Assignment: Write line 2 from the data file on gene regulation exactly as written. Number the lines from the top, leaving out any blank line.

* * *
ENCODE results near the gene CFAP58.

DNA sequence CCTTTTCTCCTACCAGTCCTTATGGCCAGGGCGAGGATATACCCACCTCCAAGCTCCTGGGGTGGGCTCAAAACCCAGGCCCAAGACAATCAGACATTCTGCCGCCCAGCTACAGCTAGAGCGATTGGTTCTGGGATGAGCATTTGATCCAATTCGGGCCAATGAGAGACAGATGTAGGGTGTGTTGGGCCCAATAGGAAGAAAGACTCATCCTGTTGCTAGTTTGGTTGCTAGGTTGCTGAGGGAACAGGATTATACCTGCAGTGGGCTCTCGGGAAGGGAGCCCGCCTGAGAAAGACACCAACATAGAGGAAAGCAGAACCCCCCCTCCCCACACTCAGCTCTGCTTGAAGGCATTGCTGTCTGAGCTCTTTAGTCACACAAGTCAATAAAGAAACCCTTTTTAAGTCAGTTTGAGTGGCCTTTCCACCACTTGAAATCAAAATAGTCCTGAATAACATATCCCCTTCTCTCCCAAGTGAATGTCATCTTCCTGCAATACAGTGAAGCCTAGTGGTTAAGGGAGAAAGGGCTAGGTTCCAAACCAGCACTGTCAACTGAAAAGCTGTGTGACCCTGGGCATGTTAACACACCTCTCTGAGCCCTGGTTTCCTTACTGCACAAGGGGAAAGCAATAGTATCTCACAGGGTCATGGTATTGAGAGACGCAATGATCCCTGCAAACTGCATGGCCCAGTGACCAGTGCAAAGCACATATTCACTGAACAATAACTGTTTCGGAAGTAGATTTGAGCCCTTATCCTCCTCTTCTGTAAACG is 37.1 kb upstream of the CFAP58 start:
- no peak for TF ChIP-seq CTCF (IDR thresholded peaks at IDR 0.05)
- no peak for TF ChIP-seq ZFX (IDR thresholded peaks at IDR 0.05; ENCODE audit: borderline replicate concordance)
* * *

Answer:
DNA sequence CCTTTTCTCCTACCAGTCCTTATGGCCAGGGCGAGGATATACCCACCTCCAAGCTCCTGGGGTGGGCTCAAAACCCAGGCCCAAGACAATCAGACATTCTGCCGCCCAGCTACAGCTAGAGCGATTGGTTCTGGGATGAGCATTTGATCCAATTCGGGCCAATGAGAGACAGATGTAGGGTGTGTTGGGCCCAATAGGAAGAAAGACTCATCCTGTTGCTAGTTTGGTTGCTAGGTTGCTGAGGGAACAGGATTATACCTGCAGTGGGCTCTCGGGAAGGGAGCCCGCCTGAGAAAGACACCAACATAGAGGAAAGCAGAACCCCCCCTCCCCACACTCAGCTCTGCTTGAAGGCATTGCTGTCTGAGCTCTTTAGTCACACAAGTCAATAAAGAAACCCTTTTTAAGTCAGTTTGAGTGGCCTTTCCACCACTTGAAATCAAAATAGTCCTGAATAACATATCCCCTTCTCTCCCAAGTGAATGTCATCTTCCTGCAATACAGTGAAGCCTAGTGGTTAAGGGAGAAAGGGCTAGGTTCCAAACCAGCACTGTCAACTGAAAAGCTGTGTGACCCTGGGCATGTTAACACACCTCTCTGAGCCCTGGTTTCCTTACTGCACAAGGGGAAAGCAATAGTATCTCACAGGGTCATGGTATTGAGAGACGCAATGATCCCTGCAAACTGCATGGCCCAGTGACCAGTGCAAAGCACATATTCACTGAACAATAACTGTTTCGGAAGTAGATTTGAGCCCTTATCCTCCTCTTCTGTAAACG is 37.1 kb upstream of the CFAP58 start: